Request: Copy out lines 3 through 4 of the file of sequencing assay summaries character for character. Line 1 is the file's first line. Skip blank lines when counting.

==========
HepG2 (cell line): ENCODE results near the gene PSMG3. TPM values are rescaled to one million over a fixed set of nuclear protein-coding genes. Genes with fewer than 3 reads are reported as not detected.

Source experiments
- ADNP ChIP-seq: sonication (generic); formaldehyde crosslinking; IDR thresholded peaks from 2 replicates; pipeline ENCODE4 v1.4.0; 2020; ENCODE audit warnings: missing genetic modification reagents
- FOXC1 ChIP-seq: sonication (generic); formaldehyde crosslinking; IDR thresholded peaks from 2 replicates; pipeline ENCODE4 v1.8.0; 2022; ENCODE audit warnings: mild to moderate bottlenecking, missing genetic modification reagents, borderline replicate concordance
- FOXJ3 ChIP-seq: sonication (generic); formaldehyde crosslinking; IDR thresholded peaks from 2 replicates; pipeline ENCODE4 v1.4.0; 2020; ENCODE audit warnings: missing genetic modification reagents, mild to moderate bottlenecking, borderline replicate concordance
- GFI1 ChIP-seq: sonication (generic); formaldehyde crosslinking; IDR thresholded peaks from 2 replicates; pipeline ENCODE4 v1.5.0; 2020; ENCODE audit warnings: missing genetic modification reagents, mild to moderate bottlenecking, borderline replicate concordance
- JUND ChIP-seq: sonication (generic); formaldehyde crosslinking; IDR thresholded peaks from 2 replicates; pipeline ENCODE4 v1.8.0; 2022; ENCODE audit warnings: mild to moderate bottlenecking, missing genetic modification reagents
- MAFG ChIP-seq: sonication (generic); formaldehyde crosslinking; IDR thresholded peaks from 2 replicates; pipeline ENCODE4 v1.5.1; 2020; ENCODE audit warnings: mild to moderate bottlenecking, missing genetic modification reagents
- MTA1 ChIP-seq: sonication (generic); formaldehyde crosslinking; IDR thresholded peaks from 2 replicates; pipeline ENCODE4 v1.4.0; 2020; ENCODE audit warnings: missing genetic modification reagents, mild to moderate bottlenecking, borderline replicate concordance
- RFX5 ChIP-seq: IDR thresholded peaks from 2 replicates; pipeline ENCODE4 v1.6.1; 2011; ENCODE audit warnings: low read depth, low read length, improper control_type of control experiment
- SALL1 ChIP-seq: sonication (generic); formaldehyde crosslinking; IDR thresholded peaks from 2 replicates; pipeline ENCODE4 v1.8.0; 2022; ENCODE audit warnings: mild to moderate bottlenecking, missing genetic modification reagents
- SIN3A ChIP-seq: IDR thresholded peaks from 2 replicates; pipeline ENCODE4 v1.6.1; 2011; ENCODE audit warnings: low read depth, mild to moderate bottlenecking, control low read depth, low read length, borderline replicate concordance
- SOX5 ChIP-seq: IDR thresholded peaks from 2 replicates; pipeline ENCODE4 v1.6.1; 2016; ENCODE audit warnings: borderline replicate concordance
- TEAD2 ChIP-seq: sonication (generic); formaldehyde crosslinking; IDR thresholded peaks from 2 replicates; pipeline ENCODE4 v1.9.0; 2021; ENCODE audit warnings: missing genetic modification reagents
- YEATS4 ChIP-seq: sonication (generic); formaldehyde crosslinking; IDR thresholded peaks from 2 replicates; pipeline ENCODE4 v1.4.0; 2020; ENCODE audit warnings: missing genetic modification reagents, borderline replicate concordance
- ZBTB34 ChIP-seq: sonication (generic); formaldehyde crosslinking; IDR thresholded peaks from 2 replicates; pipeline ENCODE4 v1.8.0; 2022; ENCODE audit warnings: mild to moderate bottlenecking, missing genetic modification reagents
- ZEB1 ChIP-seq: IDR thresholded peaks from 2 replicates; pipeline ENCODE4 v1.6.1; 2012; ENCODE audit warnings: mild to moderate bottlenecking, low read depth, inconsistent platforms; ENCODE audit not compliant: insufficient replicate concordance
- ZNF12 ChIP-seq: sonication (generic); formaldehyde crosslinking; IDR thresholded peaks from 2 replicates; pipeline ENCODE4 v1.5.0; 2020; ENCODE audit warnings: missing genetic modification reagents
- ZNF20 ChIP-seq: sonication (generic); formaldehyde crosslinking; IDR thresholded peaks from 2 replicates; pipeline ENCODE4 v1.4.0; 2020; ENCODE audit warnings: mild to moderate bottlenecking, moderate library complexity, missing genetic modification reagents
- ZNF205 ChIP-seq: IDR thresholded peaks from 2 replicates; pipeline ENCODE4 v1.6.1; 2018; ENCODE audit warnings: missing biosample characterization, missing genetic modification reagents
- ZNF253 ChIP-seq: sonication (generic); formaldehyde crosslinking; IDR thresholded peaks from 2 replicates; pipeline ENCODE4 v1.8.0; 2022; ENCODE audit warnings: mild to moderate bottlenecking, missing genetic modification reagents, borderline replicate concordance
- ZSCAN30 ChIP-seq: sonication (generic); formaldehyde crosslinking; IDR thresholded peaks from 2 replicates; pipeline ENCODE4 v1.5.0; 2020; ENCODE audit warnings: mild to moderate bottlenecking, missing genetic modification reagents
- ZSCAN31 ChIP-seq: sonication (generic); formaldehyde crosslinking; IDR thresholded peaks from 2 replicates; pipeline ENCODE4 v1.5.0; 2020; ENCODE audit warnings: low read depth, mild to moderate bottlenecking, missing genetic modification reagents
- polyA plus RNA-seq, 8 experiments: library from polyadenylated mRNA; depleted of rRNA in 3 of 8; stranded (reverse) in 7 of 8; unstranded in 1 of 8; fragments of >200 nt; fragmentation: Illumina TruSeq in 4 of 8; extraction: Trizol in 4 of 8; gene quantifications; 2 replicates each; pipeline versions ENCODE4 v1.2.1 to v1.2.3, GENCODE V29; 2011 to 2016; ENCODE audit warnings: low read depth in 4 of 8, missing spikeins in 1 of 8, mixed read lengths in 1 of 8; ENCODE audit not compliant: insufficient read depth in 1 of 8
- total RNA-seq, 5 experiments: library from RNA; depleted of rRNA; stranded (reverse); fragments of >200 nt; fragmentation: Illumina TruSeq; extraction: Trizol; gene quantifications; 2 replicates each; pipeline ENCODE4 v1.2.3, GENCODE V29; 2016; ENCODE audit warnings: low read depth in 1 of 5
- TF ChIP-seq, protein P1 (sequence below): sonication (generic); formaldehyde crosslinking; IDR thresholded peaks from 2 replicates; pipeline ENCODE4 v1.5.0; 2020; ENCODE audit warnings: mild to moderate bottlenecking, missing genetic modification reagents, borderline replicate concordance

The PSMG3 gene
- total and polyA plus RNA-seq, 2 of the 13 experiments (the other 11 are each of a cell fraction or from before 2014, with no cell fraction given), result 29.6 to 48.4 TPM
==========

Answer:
- ADNP ChIP-seq: sonication (generic); formaldehyde crosslinking; IDR thresholded peaks from 2 replicates; pipeline ENCODE4 v1.4.0; 2020; ENCODE audit warnings: missing genetic modification reagents
- FOXC1 ChIP-seq: sonication (generic); formaldehyde crosslinking; IDR thresholded peaks from 2 replicates; pipeline ENCODE4 v1.8.0; 2022; ENCODE audit warnings: mild to moderate bottlenecking, missing genetic modification reagents, borderline replicate concordance